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Astros and Dodgers keep same lineups for World Series Game 4

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Both the Astros’ and the Dodgers’ lineups are the same for Game 4 of the World Series as they were in Game 3. The two sides will do battle at 8 PM ET at Minute Maid Park on Saturday night.

Dodgers

CF Chris Taylor
SS Corey Seager
3B Justin Turner
1B Cody Bellinger
RF Yasiel Puig
2B Logan Forsythe
C Austin Barnes
DH Joc Pederson
LF Enrique Hernandez

SP Alex Wood

The Dodgers hope Bellinger is able to get back on track. His World Series struggles continued as he went 0-for-4 with four strikeouts last night. He’s now hitless in 11 plate appearances in the series against the Astros.

Dodger hitters thus far are batting .161/.243/.376 in 93 at-bats against Astros pitching in the World Series.

Astros

CF George Springer
3B Alex Bregman
2B Jose Altuve
SS Carlos Correa
1B Yuli Gurriel
RF Josh Reddick
DH Evan Gattis
LF Marwin Gonzalez
C Brian McCann

SP Charlie Morton

Reddick was mired in a slump during the ALCS, going hitless in the first six games against the Yankees. He’s hit safely now in each of his last four playoff games, including a 2-for-4 performance against the Dodgers last night.

The Astros have had a lot more success at the plate than the Dodgers. To date, they’re collectively hitting .266/.319/.495 in 109 at-bats across the first three games of the World Series.

Neal Huntington thinks players should be allowed to re-enter games after concussion testing

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Pirates catcher Francisco Cervelli, who has suffered many concussions throughout his 12-year career, was hit on the back of the helmet on a Joc Pederson backswing Saturday against the Dodgers. Through Cervelli remained in the game initially, he took himself out of the game shortly thereafter and went on the seven-day concussion injured list on Sunday.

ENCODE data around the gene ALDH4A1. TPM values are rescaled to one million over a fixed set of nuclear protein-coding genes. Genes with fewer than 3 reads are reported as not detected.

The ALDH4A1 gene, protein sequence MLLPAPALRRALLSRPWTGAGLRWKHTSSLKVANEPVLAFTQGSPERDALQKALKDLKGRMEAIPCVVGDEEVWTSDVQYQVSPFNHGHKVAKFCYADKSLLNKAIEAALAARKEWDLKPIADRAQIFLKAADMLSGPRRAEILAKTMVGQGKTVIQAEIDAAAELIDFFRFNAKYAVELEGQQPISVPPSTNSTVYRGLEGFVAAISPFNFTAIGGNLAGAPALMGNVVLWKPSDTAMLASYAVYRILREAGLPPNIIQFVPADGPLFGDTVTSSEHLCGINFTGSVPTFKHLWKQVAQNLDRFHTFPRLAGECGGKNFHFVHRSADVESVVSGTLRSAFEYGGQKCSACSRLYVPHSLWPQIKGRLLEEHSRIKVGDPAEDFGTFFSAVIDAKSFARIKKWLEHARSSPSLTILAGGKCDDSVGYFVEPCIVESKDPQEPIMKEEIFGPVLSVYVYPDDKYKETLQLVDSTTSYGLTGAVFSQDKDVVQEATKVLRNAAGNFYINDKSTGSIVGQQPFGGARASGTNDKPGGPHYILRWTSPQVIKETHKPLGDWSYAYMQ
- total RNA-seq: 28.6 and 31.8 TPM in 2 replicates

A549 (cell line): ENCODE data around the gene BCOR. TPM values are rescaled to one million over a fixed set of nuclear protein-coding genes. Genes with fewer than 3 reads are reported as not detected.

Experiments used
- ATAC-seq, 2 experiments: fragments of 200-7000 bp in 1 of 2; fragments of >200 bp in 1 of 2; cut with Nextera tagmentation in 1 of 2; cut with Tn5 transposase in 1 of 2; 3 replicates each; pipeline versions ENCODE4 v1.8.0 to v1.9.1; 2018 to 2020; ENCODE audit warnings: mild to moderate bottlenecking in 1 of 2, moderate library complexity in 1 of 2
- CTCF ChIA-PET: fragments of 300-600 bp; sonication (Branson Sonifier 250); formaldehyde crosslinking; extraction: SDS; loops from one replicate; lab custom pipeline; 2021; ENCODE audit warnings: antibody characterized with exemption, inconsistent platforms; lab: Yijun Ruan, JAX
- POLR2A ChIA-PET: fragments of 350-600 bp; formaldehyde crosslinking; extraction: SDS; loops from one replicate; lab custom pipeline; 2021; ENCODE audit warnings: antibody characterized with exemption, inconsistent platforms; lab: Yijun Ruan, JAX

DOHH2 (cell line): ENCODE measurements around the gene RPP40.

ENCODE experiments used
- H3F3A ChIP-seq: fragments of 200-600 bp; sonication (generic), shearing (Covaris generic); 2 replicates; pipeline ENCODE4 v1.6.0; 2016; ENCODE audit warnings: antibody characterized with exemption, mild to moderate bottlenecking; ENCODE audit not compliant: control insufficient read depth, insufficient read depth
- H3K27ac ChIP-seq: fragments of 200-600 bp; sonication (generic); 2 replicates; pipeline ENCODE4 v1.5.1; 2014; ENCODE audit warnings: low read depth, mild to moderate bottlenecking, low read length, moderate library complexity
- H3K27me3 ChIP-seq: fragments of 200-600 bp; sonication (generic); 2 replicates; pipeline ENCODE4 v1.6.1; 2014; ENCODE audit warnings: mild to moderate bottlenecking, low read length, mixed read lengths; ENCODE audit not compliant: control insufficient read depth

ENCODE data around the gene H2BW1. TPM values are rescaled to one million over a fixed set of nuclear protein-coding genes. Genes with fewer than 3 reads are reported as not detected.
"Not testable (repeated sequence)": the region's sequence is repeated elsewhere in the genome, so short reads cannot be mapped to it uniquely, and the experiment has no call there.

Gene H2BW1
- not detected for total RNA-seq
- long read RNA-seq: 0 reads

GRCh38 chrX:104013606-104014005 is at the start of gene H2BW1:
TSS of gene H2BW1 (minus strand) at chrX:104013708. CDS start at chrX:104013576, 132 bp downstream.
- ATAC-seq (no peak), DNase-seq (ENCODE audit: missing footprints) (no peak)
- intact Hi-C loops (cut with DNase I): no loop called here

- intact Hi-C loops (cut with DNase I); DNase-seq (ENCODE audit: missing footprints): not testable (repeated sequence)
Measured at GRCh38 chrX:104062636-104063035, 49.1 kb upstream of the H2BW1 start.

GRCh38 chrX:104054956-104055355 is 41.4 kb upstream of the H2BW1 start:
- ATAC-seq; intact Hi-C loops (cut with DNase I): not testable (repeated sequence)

Perhaps inspired by Saturday’s event, Pirates GM Neal Huntington suggested that players should be allowed to re-enter games once they have passed concussion tests, the Associated Press reports. Huntington said, “Any player that had an obvious concussion risk incident should be allowed to be removed from the game, taken off the field, taken into the locker room, assessed by a doctor, assessed by a trainer, go through an extended period of time and then re-enter the game. Because right now, all of this has to happen on the field.”

Huntington added, “The player has to feel pressure as he’s standing there with 30,000 or 10,000 or 50,000 eyes on him. He has to feel pressure to make a decision whether (he’s) in or (he’s) out of this game. He knows if he takes himself out and he’s the catcher, there’s only one other catcher, and the game becomes a fiasco if that other catcher gets hurt.”

Huntington, who has been forward-thinking on a number of other issues, has it wrong here. The concussion protocols were created because players frequently hid or under-reported their injuries in order to remain in the game. Especially for younger or otherwise less-proven players, there is pressure to have to constantly perform in order to keep one’s job. Furthermore, there is an overarching sentiment across sports that taking time off due to injury makes one weak. Similarly, playing while injured is seen as tough and masculine. Creating protocols that take the decision-making out of players’ hands keeps them from making decisions that aren’t in their own best interests. Removing them would bring back that pressure for players to hide or minimize their ailments. If anything, MLB’s concussion protocols should become more stringent, not more relaxed.

The powers that be with Major League Baseball have no doubt followed the concussion scandal surrounding the National Football League. In January, the NFL settled for over $1 billion with retired players dealing with traumatic brain injuries, including dementia, Lou Gehrig’s disease, Parkinson’s disease, and Alzheimer’s disease. For years, the league refused to acknowledge the link between playing football and CTE (chronic traumatic encephalopathy), which is a neurodegenerative disease that can lead to dementia and has many negative effects, such as increasing the risk of suicide. Since baseball isn’t often a contact sport, MLB doesn’t have to worry about brain injuries to this degree, but it still needs to take preventative measures in order to avoid billion-dollar lawsuits as well as avoiding P.R. damage. In December 2012, former major league outfielder Ryan Freel committed suicide. Freel, who claimed to have suffered as many as 10 concussions, suffered from CTE. MLB players can suffer brain injuries just like football players.

Huntington seems to be worried about not having enough rostered catchers in the event one or two catchers get injured. That is really an issue of roster management. Carrying only two catchers on the roster is a calculated risk, often justified. Huntington can ensure his team never has to be put in the position of not having a catcher in an emergency by rostering a third catcher. Rosters are expanding to 26 players next year, by the way.